But as an introduction to aspects of eighteenth-century social history, Daily Life in Johnson’s London suffers from its remarkable, nearly complete absorption in such detail: no idea interrupts the unending flow of information. For generalizations Schwartz never rises much above “The period was one of great hoaxes.” And for analysis he never reaches past the simple categories of his chapter titles. Thus the information he so generously sets down usually remains shapeless, following no particular order, leading to no particular conclusion. He gives us, for example, nothing comparable to Dorothy George’s moving account of the ravages of gin-drinking in the opening chapter of London Life in the Eighteenth Century, where she controls and justifies her narrative by asserting in the very first sentence that “The key to the social history of London is to be found in its changes in population—its growth, and the ratio between births and deaths.” Nor can he sum up and transfer his information to a new context, as George brilliantly does, connecting the “uncertainties of life and trade” to that “sense of instability, of liability to sudden ruin, which runs through so much eighteenth-century literature.” Likewise, Schwartz conveys little sense of the dynamics of class that figures prominently in most contemporary social history, as for instance in Roy Porter’s discussions of the simultaneous resiliance and porousness of the English social hierarchy. In part these failings derive from the brevity of Schwartz’s book—he simply gives himself too little space in which to develop ideas—and in part they derive from the essentially static picture he paints of social institutions: he has nothing like George’s thesis of gradual humanitarian progress in the Hanoverian years or Porter’s continual awareness that Johnson’s London stands at the threshold of the Industrial Revolution. Students who come to Schwartz’s book expecting to learn what it is that social historians do—and why it is so exciting—will return unenlightened, ill equipped to apply historical techniques to literary issues. Students who expect to see how social history illuminates literature—how, to take one instance, the enormous size and consequent anonymity of life in London lead to new themes of alienation, masquerade, and self-consciousness—will find that the concept of literature at work here rarely goes beyond the anecdotal. His book, in other words, interesting though it is, belongs to the honorable but quite limited genre of antiquarianism.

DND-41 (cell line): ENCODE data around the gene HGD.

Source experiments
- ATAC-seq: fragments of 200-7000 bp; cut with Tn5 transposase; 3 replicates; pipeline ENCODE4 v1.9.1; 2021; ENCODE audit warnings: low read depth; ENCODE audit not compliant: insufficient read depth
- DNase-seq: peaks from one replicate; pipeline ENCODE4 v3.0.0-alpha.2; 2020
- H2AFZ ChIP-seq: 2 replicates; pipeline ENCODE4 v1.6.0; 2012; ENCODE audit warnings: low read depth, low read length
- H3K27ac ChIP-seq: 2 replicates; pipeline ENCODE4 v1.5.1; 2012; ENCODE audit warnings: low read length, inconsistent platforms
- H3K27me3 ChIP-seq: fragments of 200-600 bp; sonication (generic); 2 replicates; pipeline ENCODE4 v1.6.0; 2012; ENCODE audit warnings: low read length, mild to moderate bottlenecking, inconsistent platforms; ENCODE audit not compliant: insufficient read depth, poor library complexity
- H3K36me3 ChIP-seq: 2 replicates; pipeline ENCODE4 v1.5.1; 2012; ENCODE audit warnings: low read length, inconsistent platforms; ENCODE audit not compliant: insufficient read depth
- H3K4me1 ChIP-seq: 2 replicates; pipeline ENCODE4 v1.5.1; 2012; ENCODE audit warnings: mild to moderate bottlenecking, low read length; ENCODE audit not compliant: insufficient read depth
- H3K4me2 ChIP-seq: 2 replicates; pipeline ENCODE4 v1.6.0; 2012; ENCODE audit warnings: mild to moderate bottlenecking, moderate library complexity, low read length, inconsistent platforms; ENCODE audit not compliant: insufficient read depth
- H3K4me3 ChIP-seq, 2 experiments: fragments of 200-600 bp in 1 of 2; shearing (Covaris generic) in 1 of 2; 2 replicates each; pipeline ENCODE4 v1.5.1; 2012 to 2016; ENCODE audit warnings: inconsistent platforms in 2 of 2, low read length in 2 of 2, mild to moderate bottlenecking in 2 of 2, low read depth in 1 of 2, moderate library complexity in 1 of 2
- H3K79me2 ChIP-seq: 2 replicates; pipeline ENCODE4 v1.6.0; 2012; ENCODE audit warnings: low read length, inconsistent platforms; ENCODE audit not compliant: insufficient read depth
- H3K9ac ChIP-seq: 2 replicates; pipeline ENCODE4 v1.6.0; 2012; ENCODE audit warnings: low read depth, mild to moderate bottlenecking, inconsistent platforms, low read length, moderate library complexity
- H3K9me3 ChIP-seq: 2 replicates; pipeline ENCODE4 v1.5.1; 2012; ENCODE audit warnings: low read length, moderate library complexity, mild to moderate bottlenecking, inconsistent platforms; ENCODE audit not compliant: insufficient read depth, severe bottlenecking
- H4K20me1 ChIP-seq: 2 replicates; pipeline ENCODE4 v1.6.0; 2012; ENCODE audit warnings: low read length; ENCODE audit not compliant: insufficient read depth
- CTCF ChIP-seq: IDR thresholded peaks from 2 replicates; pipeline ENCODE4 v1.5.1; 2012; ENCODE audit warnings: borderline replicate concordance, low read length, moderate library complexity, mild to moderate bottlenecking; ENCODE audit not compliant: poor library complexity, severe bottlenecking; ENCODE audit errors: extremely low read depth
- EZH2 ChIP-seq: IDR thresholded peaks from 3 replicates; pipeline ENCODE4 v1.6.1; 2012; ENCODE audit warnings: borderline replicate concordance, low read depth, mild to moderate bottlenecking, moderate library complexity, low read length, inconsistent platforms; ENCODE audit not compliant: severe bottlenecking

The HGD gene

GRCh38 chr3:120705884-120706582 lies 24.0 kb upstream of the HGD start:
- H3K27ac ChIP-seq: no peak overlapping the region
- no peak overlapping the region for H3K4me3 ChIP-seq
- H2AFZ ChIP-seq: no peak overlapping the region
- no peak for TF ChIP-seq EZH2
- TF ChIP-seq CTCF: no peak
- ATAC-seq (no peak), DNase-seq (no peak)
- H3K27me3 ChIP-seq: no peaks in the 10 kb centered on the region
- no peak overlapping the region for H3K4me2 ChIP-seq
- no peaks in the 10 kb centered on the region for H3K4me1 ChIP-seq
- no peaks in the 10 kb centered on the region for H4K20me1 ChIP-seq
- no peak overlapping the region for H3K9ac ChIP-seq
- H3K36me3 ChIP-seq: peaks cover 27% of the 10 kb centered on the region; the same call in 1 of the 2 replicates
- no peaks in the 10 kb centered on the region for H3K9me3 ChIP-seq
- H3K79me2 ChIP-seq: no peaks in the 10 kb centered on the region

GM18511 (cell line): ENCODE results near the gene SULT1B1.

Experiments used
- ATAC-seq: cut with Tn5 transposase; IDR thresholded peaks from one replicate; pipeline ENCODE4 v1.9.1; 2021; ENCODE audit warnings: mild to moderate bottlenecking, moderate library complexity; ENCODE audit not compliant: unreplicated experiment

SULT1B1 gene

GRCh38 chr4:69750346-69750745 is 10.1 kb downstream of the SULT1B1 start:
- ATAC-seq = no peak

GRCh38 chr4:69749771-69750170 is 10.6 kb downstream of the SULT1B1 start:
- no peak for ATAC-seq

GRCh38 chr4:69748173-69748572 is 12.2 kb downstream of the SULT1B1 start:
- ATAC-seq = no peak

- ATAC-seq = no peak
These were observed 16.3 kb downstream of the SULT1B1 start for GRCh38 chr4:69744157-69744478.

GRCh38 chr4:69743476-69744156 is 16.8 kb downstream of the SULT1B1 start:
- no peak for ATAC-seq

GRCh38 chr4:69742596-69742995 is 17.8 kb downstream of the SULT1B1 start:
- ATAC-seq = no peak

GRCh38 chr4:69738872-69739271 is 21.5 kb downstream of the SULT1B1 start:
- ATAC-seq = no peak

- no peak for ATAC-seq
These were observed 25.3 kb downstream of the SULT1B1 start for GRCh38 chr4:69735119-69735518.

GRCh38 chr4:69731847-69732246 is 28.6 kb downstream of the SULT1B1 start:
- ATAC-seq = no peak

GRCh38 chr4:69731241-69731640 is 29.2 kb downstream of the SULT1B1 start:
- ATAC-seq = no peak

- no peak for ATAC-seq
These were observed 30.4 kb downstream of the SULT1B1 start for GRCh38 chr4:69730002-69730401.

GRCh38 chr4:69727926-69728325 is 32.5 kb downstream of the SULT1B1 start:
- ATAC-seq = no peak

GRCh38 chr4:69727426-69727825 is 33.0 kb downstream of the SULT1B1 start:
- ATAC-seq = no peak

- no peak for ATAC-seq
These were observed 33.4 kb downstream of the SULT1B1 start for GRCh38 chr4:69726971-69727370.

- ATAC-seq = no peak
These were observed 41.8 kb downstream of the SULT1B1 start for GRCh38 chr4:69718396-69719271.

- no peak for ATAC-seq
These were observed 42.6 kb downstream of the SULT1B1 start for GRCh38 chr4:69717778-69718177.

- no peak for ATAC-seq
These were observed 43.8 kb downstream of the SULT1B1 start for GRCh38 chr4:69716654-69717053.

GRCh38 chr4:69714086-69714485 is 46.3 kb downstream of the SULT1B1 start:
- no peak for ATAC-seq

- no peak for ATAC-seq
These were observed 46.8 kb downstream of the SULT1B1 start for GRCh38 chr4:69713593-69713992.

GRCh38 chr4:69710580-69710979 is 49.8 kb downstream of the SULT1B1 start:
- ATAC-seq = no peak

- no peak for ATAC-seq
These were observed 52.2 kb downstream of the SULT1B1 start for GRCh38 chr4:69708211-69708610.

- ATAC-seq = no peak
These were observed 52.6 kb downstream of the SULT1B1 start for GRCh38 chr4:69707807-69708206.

I should add that the bibliography includes many items having nothing directly to do with London—Johnson’s Poems in the Yale edition—and omits a great many items (e.g., James Sutherland’s Background for Queen Anne) that most students of the period would want to know; readers will do better to consult the still useful bibliography at the end of George Rudé’s Hanoverian London. The University of Wisconsin Press has printed an unusually handsome volume; both they and Schwartz deserve credit for the beautifully reproduced and exceedingly well-selected illustrations.